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How art aids recovery

Giving wings to your fantasies and blurring the gap between the virtual and the real, beautiful works of art provide the perfect nuance for relaxation, joy and thus lead to a quicker healing. Whether a sick person is at home or a hospital, it is obvious that he would be in suffering some amount of discomfort, pain or Paintings for Relaxationdepression. Surely, a near and dear one would love to make him a bit more comfortable and perk up his low spirits by putting up a bright and colorful atmosphere around. Positive art displayed in the form if multiple canvas paintings, ceiling tiles and

Art in a hospital

wall murals or simply wall paintings can bring in cheer, color, freshness and relaxation, besides banishing the starkness and formality of bare, intimidating walls.

As stated by Dr. Edward Bayne (University Hospital- Florida), “I believe that art can definitely be part of the healing process. The hospital atmosphere is often not conducive to healing. We know more and more now that healing is a mental process as well as a physical process. Works of art are opening up the hospital atmosphere and providing an environment where not only the body can get well, but the mind canLily also get well.”

HarmonyScientific studies like psychology have also proved that colors play a profound effect on the body and mind. Like shades of green and blue are cool and calming while warm reds can stimulate appetite and increase heartbeat. Likewise, yellow and orange can really create a friendly and warm attraction. Natural scenery like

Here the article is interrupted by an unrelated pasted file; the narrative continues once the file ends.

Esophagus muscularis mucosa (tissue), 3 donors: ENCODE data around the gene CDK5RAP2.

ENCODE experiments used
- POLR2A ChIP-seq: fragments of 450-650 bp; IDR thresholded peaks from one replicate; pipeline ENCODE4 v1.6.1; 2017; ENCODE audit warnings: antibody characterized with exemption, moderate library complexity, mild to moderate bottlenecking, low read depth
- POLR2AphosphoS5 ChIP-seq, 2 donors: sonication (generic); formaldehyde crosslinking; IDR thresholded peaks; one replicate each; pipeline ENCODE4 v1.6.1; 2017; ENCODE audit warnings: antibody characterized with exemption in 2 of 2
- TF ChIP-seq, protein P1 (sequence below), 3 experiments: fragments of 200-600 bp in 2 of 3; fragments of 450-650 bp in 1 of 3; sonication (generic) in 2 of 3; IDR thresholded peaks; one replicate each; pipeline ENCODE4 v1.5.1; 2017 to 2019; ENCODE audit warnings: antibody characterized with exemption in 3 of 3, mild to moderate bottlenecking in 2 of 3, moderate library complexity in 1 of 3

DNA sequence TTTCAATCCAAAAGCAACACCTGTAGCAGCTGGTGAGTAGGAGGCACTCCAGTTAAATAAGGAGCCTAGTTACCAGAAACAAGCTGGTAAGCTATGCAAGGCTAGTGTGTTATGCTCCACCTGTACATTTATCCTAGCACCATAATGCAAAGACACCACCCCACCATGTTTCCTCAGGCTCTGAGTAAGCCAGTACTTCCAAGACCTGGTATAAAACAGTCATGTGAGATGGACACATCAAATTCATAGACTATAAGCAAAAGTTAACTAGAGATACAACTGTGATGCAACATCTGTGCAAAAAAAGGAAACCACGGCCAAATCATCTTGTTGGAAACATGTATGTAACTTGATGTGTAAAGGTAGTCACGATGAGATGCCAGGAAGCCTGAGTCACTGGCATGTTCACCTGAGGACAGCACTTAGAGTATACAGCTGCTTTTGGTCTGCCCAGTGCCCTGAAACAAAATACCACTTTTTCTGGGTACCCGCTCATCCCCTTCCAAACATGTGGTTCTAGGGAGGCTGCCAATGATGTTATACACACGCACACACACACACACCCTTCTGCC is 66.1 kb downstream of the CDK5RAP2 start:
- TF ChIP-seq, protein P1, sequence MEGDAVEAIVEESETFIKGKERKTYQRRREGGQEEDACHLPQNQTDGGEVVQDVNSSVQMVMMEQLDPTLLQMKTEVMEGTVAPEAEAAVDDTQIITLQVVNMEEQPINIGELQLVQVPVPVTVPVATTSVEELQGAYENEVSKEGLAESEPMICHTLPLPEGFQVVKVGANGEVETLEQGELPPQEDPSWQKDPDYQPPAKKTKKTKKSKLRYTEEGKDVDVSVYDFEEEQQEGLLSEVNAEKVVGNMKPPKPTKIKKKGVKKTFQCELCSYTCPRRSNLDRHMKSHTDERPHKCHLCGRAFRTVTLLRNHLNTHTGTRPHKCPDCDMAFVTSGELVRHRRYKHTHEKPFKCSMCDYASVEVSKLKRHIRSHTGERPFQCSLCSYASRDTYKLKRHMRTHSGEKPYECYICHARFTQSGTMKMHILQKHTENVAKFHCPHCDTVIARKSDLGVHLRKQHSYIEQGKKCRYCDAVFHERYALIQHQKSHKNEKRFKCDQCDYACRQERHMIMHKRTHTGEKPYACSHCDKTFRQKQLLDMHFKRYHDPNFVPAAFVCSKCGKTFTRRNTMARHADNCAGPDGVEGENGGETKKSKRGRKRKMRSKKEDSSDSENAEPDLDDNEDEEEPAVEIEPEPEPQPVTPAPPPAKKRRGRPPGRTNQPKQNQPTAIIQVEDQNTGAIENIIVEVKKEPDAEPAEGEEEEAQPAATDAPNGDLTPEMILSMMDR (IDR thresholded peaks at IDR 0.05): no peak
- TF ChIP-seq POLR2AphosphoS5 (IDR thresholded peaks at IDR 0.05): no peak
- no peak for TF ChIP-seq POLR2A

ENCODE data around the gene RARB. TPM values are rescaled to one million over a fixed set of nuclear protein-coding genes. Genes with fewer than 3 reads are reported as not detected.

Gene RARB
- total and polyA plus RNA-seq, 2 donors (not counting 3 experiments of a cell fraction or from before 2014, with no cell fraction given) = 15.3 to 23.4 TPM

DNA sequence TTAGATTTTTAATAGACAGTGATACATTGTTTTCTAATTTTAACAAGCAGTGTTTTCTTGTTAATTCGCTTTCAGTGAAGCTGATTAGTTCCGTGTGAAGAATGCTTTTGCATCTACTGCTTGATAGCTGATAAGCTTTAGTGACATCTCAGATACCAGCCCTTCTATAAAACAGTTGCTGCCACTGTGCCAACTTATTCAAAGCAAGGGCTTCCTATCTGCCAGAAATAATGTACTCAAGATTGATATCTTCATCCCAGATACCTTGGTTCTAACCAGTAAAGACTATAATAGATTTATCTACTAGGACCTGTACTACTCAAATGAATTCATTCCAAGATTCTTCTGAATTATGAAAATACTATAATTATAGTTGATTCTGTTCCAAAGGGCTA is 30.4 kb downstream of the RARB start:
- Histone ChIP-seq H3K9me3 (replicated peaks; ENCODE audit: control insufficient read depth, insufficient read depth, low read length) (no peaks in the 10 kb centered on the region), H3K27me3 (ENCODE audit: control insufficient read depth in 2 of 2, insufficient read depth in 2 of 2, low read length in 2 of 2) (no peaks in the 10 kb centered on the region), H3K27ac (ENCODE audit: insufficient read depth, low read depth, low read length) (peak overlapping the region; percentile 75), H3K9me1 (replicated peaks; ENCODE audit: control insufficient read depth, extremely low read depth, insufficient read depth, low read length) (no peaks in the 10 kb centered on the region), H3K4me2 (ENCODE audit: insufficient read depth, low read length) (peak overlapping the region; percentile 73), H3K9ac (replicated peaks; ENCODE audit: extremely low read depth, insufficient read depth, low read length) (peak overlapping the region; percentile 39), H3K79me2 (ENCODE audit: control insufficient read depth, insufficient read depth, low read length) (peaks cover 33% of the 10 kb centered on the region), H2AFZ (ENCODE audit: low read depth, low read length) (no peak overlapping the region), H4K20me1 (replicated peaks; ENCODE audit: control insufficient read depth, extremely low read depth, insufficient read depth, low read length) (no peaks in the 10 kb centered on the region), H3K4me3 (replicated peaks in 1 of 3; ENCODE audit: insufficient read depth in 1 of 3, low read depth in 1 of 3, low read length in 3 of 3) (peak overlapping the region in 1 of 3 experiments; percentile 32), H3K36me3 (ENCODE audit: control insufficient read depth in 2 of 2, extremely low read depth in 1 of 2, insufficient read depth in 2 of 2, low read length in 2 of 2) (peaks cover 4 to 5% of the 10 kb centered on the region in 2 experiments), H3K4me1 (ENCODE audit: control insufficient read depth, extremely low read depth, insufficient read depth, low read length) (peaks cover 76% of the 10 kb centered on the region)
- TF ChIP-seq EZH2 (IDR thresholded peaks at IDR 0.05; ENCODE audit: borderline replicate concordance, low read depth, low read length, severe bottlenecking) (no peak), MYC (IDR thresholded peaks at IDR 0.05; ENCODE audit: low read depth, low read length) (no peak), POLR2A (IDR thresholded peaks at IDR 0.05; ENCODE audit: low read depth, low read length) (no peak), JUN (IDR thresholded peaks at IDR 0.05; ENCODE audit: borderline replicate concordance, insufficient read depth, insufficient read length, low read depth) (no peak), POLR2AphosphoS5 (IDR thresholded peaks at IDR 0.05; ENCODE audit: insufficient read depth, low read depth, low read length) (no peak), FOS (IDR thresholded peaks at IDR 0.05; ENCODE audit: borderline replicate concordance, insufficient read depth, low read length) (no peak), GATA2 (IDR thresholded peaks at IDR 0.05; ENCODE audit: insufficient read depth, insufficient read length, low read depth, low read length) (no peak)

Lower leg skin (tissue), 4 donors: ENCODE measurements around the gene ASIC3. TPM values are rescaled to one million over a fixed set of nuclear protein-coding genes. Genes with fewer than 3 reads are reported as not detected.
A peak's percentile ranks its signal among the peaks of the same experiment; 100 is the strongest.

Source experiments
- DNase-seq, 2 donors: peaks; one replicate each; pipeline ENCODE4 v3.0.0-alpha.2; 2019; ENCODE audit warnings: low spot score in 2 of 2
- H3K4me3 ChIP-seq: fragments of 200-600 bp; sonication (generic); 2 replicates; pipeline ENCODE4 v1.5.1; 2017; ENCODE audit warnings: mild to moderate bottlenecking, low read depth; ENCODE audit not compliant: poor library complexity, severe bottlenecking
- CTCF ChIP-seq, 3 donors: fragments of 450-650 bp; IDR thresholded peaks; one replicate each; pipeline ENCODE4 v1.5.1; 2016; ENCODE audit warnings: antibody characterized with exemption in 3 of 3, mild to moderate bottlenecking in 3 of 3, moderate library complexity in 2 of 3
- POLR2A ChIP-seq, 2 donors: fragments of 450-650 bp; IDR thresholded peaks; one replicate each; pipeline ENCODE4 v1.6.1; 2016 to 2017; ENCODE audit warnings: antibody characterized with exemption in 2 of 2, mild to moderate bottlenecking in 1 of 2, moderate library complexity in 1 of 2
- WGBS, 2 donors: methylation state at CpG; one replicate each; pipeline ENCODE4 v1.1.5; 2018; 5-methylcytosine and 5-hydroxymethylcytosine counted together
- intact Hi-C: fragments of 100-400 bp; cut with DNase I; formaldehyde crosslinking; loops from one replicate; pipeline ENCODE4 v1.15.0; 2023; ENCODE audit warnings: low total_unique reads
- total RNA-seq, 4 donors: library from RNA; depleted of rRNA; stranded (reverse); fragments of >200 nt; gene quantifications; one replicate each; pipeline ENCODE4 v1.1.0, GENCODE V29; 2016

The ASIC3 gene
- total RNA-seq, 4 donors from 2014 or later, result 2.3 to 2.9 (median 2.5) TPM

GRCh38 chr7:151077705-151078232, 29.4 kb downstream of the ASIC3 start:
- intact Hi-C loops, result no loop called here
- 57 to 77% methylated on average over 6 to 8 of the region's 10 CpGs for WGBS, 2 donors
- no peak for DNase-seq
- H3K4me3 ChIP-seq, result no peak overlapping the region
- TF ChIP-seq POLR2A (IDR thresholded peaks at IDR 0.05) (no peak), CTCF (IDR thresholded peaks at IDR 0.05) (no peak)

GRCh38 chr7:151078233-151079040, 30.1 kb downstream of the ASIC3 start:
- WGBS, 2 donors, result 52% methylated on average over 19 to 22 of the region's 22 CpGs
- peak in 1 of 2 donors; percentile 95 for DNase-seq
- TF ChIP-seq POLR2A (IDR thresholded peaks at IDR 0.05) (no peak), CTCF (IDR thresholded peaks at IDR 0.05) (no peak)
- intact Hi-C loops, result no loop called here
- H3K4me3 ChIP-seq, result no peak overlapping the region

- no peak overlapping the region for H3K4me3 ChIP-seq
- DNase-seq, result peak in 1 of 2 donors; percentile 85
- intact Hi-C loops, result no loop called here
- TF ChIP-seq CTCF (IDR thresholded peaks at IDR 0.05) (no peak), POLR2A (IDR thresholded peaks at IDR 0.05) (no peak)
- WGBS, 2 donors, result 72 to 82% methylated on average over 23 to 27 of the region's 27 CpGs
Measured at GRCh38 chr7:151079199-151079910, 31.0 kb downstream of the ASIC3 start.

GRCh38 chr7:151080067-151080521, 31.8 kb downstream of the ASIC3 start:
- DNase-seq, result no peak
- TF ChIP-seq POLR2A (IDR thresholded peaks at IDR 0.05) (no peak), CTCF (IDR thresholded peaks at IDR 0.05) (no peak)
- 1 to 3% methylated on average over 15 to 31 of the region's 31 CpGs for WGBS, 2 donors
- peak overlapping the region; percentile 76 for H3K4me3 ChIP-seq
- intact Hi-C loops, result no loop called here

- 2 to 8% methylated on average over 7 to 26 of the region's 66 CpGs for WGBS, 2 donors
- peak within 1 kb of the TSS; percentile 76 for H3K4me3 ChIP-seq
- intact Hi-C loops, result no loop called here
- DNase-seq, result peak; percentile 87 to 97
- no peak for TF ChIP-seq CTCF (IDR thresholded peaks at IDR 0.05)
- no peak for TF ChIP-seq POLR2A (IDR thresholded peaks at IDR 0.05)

A Colorful Pelican

landscapes, seascapes, animals, birds, flowers, fishes and lush green foliage that implicate growth and energy of life, can have a remarkable positive effect on sick patients and people with depressions, stress and anxiety. Art specially helps children connect to inspiration and joy, makes them forget their fears of a strange place, illness, pain, nervousness and boredom.

A landmark study also found that post-surgical patients who had a view of trees in full foliage had shorter

post-operative hospital stays, required less medication, and experienced few post-surgical complications compared to those who had a brick wall in front of them.

Two TulipsDragonfly in the PergolaIt brings to mind a classic story by O Henri, named “The last leaf” where a person suffering from serious pneumonia starts believing that her life would depart with the last leaf of a shedding tree in autumn. A realistic painted leaf outside her window manages to pull her back to good health as well as her senses. This story wonderfully portrays the effect of art as a curative effect as well as the immense dependence of a patient on a natural scene to get inspired and divert her focus from the pain.

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